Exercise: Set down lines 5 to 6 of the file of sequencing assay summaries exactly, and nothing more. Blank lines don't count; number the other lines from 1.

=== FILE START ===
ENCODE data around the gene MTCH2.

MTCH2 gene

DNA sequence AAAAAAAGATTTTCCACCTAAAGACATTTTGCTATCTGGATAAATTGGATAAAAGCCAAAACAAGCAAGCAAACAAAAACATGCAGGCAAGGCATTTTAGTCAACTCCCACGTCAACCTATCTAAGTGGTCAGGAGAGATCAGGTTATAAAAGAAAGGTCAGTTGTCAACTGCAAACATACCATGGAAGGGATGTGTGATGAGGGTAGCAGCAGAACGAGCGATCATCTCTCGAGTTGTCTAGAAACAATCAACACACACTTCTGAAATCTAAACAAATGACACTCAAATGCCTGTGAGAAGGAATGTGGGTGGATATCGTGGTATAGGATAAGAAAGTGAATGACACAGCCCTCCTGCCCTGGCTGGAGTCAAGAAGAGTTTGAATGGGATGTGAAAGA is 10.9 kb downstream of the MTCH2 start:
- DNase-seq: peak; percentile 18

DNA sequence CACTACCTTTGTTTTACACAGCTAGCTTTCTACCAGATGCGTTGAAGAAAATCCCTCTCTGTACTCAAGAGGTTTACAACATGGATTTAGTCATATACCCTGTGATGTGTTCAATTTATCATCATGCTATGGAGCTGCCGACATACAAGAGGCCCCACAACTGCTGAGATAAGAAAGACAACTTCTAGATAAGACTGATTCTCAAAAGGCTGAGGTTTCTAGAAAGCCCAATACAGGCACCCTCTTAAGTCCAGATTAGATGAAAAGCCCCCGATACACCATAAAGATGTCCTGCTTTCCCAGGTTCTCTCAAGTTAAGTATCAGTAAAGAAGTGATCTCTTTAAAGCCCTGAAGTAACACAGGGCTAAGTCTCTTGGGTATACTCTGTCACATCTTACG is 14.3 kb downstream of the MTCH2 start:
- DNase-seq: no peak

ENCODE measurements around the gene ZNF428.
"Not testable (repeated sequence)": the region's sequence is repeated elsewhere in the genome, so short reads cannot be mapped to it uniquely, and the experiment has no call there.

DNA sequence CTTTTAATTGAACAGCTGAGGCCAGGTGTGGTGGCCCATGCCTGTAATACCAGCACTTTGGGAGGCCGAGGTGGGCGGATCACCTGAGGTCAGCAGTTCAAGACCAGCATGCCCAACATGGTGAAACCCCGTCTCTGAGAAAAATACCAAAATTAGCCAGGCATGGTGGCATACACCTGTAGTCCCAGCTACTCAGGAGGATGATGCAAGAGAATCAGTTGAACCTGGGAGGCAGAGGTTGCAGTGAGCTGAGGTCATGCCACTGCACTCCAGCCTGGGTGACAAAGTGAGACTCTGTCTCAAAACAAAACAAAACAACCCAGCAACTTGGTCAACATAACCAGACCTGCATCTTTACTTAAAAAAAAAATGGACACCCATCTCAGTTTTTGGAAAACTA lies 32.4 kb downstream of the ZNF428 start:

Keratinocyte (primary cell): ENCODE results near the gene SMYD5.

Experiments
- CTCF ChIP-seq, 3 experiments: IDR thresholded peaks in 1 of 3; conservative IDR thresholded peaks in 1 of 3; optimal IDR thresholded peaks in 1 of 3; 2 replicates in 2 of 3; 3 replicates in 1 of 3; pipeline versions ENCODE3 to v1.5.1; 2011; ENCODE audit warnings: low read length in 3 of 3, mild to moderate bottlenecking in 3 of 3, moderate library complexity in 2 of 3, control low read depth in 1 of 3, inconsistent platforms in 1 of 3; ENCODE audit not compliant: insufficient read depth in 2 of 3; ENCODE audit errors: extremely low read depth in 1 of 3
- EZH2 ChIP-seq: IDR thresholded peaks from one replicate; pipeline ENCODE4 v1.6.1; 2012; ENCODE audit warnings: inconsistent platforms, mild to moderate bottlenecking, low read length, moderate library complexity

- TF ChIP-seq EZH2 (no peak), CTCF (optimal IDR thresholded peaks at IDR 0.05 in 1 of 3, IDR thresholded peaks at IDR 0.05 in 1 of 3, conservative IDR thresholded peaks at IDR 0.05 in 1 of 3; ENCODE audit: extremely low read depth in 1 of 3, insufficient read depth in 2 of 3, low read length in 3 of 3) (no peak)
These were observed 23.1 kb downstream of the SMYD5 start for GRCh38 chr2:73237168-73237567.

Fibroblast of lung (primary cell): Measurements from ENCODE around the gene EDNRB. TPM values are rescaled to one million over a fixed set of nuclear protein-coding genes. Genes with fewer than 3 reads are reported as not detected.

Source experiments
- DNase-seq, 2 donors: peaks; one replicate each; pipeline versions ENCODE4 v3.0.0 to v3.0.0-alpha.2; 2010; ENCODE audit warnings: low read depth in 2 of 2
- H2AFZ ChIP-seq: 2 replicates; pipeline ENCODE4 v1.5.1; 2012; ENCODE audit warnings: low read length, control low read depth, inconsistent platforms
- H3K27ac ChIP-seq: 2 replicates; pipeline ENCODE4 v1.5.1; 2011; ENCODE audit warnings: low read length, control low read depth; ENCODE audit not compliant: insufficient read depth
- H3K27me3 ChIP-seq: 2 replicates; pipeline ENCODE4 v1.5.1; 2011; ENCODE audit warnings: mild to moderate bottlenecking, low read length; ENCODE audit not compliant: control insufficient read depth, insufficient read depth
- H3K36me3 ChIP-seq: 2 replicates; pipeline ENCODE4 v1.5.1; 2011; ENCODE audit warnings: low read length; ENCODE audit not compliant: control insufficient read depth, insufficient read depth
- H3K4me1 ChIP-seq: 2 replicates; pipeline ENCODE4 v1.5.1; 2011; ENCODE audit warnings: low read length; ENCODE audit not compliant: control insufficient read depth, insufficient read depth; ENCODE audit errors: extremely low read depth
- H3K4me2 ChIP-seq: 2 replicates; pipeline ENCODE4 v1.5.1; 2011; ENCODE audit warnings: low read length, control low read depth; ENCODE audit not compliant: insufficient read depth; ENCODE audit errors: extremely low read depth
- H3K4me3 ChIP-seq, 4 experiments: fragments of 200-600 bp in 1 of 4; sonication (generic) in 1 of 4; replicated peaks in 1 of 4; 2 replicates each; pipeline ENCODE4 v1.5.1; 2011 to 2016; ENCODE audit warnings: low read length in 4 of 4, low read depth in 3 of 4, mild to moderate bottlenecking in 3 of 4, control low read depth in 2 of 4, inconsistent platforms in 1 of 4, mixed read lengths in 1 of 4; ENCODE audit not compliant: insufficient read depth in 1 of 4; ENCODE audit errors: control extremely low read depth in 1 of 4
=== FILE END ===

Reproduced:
DNA sequence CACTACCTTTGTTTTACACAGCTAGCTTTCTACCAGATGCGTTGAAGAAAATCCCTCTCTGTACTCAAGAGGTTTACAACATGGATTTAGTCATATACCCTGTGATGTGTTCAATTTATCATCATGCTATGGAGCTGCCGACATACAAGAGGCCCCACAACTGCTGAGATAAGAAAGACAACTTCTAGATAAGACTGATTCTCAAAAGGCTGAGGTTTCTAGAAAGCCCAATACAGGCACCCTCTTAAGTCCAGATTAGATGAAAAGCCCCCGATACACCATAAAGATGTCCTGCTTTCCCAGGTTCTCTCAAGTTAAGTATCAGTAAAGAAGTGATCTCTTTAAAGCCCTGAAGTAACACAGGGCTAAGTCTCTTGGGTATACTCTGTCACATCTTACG is 14.3 kb downstream of the MTCH2 start:
- DNase-seq: no peak